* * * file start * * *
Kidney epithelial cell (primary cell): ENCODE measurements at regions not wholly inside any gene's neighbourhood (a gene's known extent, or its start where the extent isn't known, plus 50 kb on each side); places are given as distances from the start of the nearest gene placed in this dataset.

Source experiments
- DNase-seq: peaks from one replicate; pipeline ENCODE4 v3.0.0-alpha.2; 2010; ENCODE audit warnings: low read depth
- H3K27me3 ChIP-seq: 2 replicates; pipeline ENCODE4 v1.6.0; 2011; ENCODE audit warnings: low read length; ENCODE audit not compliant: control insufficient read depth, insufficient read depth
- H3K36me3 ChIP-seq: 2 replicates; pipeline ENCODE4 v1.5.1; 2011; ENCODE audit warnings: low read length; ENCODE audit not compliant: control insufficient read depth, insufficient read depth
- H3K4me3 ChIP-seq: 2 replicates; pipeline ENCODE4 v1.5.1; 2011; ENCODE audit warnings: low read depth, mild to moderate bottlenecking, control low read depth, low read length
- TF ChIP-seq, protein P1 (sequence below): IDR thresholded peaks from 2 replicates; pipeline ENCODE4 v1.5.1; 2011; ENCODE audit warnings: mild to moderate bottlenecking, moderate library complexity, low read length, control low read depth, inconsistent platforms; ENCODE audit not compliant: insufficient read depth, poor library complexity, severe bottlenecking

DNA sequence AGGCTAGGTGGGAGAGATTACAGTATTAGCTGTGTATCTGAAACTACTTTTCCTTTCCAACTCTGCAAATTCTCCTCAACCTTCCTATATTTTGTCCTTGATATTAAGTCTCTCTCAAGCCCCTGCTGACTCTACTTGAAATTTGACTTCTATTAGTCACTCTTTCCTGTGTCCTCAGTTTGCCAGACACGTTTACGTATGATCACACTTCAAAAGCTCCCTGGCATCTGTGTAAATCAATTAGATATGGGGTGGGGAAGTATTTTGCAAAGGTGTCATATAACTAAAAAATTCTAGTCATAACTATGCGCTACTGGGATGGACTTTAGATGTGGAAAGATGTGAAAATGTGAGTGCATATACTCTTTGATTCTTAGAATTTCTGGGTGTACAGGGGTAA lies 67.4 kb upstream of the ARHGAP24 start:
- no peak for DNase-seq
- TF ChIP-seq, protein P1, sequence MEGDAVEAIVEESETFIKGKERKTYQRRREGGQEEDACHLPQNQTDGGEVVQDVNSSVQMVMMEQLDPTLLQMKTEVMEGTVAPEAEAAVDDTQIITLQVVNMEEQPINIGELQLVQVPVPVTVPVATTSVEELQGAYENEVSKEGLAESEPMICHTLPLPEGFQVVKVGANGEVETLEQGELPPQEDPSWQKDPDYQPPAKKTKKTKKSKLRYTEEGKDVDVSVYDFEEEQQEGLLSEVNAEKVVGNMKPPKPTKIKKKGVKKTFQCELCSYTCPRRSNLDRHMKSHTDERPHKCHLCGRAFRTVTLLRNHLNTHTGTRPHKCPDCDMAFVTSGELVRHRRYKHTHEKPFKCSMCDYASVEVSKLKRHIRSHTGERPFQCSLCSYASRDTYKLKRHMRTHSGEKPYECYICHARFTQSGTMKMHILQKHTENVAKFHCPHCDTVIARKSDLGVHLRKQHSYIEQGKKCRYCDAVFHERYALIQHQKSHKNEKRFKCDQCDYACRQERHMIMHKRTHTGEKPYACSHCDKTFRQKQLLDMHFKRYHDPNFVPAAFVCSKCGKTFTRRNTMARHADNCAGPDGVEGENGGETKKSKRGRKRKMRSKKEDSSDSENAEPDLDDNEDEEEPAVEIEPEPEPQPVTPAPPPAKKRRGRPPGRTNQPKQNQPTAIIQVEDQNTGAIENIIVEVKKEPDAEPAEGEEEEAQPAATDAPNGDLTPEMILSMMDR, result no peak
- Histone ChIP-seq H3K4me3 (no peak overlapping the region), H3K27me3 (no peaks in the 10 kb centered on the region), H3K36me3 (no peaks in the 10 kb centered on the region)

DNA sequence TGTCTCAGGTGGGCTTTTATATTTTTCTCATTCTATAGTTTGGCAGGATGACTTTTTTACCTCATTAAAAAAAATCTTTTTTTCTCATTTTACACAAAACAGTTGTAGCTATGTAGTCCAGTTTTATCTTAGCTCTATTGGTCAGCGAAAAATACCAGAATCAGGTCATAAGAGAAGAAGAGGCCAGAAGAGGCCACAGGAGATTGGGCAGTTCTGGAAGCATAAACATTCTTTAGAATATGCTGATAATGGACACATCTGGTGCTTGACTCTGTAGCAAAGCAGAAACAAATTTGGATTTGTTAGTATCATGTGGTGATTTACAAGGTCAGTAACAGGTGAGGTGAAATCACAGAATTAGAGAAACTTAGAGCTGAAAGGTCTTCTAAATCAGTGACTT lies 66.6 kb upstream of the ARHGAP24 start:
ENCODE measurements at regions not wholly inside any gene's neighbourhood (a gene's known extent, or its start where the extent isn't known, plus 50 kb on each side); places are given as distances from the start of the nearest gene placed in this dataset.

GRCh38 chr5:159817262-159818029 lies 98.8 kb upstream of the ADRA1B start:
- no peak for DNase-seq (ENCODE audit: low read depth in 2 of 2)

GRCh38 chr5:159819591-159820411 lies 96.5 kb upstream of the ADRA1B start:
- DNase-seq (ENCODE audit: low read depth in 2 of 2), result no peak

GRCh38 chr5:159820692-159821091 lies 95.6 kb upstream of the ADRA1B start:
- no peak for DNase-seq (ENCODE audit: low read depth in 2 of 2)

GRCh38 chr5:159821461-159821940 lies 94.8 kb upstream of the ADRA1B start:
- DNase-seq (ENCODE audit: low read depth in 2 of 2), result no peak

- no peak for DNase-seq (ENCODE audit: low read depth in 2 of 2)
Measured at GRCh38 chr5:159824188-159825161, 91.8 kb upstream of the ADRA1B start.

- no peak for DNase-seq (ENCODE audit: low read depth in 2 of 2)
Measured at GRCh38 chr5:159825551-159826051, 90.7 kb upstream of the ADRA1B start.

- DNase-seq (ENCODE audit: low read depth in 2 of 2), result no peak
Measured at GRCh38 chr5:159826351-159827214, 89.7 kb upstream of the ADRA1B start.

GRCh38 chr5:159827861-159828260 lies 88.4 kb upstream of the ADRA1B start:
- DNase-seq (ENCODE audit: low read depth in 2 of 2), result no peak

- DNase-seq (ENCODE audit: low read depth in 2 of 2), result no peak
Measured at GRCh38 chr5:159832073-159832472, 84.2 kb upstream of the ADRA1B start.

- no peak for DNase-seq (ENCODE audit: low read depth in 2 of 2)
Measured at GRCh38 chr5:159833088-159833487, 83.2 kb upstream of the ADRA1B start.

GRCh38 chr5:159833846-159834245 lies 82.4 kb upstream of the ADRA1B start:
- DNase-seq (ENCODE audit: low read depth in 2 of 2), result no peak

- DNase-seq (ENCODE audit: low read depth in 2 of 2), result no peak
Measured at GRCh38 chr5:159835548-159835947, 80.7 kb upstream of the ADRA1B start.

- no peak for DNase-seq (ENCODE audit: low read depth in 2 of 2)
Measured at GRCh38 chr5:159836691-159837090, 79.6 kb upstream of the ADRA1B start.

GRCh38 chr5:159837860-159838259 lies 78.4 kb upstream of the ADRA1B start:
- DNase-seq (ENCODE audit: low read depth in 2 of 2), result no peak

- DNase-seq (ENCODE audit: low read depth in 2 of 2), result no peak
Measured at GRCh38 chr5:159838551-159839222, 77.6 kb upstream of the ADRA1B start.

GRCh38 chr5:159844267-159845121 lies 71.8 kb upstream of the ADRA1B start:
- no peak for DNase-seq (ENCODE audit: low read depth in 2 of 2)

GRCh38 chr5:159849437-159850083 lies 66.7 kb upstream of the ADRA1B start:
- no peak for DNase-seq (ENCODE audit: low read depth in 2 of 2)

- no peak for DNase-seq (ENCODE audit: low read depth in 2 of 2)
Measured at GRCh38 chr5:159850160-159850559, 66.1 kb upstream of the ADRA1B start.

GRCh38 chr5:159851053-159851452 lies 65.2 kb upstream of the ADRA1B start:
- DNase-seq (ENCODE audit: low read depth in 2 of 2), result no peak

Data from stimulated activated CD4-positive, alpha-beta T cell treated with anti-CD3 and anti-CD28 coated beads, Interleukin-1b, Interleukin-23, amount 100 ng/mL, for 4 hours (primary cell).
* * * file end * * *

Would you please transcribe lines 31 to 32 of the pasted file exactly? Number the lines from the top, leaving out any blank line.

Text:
Measured at GRCh38 chr5:159832073-159832472, 84.2 kb upstream of the ADRA1B start.

- no peak for DNase-seq (ENCODE audit: low read depth in 2 of 2)